I thought that I would need a root canal in at least one of my teeth. I counted on that or some other health care disaster, so I put money into my FSA account, but no such luck. My teeth stayed healthy and so did the family and we put too much into the health care savings account that I have to use or lose by March 15. This has never happened before. Maybe I should just get that root canal preemptively.
Below is a decoration at the Air & Space Museum.
The FSA is one of those heath savings accounts. They are great. They deduct money from your paycheck each week. It is tax free, with the caveat that it be used only for certified medical expenses and that it be used by March 15 of the year following when it was deducted, or else they just take it back, so you have to guess right. You can use it to pay deductibles, medicines etc. My insurance doesn’t cover most dental expenses, so I pay myself for all that Coke and Hershey cars I consumed in my misspent youth. Tooth fillings don’t last forever, and the ones I got when I was young are breaking down. I don’t fear the pain of the dentist, only the price. FSA spreads that out over the year.
Below is the National War College, T. Roosevelt Hall. The building was started in 1903 and finished in 1907.
This is the first time I have put too much money into it. Usually I don’t have enough and I get stuck with unexpected expenses, so this year I decided to be smarter. It looks like smarter was dumber. I am sure that something will go seriously wrong on March 16 and I will be stuck again.
I suppose I can stock up on aspirin, Pepto-Bismol and Nyquil, but you can only buy so much of that stuff before they suspect somebody is setting up a meth lab. It is odd to have this problem and it is better than the alternative, but I don’t want to throw away the money. I will figure something out. I suppose I can pay for something in advance.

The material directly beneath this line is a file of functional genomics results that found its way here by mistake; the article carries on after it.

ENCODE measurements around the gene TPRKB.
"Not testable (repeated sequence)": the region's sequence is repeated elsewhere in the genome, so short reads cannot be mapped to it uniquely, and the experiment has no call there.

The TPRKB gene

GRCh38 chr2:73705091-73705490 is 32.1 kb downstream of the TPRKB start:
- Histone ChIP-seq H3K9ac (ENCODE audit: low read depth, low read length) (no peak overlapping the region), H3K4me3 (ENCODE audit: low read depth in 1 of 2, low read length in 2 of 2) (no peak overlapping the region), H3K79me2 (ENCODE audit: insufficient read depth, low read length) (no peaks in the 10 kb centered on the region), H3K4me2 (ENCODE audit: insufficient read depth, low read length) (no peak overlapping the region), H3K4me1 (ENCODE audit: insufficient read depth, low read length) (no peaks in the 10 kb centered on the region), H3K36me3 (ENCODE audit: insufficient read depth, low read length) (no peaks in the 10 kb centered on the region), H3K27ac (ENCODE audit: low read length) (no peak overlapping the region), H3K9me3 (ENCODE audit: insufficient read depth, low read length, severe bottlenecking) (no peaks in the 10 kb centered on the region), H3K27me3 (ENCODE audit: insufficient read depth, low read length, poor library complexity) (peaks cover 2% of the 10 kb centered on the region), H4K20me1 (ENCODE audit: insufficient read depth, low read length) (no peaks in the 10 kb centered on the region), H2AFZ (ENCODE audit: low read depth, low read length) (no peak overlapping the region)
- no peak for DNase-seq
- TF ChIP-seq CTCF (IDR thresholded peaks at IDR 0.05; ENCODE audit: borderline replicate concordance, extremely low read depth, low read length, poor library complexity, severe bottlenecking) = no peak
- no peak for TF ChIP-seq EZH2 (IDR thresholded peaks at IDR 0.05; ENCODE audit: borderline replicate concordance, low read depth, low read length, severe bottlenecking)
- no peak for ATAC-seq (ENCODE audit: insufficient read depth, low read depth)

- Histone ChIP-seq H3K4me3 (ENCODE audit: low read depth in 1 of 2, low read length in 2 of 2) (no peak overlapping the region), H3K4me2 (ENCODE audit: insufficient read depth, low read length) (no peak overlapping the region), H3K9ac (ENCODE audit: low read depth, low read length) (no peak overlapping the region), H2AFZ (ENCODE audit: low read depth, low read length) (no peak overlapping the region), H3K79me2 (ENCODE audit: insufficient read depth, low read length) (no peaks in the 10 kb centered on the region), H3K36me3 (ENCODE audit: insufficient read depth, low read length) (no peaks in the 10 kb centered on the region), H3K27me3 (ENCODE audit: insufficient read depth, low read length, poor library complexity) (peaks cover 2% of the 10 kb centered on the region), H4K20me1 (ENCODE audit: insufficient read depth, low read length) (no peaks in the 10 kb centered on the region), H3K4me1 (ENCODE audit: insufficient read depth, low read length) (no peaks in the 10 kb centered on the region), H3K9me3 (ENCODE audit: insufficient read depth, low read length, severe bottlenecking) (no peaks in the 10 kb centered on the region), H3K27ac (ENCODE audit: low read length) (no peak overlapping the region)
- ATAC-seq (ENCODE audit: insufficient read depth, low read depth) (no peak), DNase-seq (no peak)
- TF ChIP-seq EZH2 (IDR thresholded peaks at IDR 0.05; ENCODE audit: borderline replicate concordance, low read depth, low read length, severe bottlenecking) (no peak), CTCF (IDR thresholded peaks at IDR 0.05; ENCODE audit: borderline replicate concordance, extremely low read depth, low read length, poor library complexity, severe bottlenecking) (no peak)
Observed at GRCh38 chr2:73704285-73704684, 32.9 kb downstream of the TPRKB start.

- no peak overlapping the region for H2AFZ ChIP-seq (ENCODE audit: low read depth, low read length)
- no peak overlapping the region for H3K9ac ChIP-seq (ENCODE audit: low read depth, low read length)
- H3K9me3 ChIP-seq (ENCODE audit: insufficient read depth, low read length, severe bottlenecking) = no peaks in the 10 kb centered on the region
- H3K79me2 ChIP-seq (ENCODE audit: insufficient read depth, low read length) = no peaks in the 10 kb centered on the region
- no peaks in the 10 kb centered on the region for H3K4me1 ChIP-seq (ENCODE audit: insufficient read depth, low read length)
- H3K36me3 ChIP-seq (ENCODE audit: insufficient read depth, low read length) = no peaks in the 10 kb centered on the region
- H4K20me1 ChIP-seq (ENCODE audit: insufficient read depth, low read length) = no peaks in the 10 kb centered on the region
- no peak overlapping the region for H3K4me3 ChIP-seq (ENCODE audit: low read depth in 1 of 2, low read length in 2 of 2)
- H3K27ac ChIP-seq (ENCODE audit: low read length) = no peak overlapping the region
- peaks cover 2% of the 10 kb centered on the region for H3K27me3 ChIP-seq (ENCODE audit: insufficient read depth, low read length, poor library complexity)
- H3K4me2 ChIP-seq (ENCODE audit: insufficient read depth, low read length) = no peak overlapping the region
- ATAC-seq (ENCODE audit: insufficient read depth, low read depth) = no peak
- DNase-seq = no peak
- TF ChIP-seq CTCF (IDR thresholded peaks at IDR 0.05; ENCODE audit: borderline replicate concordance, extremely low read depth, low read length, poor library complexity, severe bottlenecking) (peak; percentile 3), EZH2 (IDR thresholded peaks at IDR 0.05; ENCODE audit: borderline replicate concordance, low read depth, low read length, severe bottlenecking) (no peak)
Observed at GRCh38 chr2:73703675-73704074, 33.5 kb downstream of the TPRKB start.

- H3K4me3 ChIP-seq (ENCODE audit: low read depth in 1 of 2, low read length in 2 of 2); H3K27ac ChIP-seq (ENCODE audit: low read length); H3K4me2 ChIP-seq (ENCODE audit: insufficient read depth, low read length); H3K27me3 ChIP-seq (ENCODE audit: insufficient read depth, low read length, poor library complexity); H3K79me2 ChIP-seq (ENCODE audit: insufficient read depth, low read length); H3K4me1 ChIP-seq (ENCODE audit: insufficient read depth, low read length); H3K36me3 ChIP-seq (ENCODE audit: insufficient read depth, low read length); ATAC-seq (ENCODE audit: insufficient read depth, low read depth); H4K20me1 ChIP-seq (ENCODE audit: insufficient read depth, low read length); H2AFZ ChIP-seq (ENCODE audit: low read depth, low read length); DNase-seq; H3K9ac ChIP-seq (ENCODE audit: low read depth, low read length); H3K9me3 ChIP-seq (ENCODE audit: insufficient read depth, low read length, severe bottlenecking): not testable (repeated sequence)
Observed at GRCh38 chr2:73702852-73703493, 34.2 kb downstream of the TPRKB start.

The thing about health care is either you need it or not. It is not discretionary. I generally dislike going to doctors and avoid them if I can. My father went to the doctor only once between when he was discharged for the Army Air Corps in 1945 and when he died more than fifty years later. I am not trying to match his record but we have done all the routine checkups, even the colonoscopy I should have gotten three years ago. If medical visits can make you healthy, I am there.
As long as I am on the subject of forfeiting heath related stuff, let’s talk about sick leave. The USG gives me four hours of sick leave every two weeks. We can roll the hours over at the end of the year and I have been saving it up. I now have 2275.50 hours of sick leave saved up. If you count in paid holidays, I could be sick for around a year and a half before I ran out of sick leave. This is good. It provides a de-facto disability insurance and I don’t need Aflac. But the government, in its wisdom, has decided that it will just zero out all those hours when I retire. This is the “new” retirement system that came into force the year I joined the FS. Unused sick leave was added to your retirement in the old system. Some in Congress are talking about changing the rules for the new one, but given the hard economic circumstances I don’t suppose anything will come of it.
Frankly, this doesn’t bother me too much. They can have the sick time back; I am just glad I never was sick enough to use it up. But a significant number of people evidently view sick leave as just another form of vacation day and giving sick leave days an expiration date doesn’t encourage thrift or conservation, especially as so many employees are approaching their own expiration dates. The first generations of employees in the new system are approaching retirement and absenteeism will no doubt rise among those in the new system within a few years of retirement.